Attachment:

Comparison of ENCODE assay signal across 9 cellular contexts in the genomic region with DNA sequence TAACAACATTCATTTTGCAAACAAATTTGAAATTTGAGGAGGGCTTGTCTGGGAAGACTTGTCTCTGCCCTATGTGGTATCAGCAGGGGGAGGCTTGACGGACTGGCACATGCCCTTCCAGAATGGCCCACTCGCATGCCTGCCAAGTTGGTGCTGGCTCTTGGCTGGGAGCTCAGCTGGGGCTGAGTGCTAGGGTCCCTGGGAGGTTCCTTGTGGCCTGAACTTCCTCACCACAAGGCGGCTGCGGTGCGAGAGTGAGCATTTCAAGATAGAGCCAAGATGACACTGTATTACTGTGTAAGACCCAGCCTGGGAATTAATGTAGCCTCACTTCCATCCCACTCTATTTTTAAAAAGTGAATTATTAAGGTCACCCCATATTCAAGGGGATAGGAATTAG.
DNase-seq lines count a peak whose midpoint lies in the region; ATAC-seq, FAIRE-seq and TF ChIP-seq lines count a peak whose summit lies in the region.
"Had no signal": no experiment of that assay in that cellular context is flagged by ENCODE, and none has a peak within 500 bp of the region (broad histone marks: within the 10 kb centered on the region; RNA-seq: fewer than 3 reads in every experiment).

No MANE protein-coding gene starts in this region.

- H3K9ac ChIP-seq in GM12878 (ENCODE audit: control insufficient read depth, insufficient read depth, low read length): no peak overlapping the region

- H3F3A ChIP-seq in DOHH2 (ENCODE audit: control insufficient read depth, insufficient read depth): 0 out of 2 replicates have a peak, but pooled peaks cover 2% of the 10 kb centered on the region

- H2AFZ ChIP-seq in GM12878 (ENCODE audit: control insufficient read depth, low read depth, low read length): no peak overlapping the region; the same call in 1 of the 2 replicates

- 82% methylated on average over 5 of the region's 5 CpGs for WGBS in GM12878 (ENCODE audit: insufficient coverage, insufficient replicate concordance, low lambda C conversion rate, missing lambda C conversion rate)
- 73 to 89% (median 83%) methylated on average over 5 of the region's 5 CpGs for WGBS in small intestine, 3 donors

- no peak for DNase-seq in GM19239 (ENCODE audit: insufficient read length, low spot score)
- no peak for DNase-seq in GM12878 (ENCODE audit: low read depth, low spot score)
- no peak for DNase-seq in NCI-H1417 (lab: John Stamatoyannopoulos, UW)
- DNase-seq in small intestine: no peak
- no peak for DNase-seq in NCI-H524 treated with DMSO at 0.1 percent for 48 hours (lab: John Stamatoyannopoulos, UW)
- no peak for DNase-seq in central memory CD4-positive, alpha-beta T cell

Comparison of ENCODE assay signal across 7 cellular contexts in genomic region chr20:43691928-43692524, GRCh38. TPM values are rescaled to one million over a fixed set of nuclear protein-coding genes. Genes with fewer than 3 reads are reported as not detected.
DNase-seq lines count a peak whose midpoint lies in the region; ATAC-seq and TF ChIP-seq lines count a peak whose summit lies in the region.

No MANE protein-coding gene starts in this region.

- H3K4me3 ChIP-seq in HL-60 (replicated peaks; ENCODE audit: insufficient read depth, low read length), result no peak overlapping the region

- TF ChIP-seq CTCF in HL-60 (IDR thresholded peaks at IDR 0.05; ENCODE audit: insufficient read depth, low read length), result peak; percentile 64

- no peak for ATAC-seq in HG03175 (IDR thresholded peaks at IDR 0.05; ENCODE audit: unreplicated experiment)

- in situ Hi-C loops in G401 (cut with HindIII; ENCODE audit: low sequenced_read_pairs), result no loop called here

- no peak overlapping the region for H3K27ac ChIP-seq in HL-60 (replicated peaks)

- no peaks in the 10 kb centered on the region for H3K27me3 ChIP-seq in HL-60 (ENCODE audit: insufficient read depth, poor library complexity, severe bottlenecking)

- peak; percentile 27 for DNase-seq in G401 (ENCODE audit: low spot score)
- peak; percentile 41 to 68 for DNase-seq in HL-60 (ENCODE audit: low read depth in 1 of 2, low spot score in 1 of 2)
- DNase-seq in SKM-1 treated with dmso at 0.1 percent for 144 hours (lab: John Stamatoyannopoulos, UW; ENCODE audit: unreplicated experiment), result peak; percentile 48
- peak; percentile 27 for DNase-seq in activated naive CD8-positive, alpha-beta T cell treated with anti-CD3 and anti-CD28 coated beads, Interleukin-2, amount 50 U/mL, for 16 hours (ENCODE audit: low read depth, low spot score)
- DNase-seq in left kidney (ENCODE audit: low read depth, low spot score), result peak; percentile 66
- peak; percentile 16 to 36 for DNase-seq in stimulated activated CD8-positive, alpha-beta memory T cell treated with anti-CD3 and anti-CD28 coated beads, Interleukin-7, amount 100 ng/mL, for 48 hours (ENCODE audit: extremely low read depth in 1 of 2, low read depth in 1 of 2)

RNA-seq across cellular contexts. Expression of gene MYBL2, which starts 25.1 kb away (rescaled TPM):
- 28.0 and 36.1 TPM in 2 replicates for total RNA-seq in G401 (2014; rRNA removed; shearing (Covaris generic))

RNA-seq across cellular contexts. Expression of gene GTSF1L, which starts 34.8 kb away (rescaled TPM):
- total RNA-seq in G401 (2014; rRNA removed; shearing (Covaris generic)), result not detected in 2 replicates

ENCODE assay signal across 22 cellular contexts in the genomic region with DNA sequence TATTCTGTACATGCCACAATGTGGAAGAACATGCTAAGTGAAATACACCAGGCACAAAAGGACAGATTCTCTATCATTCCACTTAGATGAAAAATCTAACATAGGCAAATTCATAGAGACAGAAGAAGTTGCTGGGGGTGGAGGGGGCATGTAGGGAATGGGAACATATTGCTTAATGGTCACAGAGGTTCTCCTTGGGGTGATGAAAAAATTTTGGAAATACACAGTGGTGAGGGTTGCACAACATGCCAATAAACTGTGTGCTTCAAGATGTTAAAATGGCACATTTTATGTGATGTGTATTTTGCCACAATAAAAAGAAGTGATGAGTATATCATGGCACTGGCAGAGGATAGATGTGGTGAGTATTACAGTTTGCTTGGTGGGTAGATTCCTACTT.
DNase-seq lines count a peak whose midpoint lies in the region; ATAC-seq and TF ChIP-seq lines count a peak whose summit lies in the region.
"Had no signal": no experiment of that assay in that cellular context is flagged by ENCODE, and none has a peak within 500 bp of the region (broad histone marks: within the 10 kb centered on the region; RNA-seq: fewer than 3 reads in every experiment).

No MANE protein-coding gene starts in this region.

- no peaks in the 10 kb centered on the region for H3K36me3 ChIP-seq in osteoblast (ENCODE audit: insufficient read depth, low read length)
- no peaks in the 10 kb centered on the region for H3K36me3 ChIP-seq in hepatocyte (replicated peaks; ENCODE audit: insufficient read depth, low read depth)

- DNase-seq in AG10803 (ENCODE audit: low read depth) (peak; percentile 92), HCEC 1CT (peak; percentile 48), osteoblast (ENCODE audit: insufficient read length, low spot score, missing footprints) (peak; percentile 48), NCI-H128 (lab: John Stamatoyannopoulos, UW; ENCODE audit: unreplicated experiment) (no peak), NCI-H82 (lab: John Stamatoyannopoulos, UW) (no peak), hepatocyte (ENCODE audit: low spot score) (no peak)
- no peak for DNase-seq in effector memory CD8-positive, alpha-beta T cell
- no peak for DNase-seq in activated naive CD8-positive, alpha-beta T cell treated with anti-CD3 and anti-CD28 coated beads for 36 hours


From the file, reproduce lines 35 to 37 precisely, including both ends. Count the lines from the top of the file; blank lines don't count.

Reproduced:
ENCODE assay signal across 22 cellular contexts in the genomic region with DNA sequence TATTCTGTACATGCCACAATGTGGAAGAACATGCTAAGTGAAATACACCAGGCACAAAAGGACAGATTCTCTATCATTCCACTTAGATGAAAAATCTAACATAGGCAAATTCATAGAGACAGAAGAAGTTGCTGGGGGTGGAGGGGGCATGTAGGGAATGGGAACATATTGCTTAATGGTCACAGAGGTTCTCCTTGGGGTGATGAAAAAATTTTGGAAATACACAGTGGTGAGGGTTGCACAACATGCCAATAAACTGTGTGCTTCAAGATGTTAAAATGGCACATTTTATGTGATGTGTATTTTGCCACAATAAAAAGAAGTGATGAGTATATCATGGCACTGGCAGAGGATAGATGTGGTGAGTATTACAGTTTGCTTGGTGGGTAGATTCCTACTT.
DNase-seq lines count a peak whose midpoint lies in the region; ATAC-seq and TF ChIP-seq lines count a peak whose summit lies in the region.
"Had no signal": no experiment of that assay in that cellular context is flagged by ENCODE, and none has a peak within 500 bp of the region (broad histone marks: within the 10 kb centered on the region; RNA-seq: fewer than 3 reads in every experiment).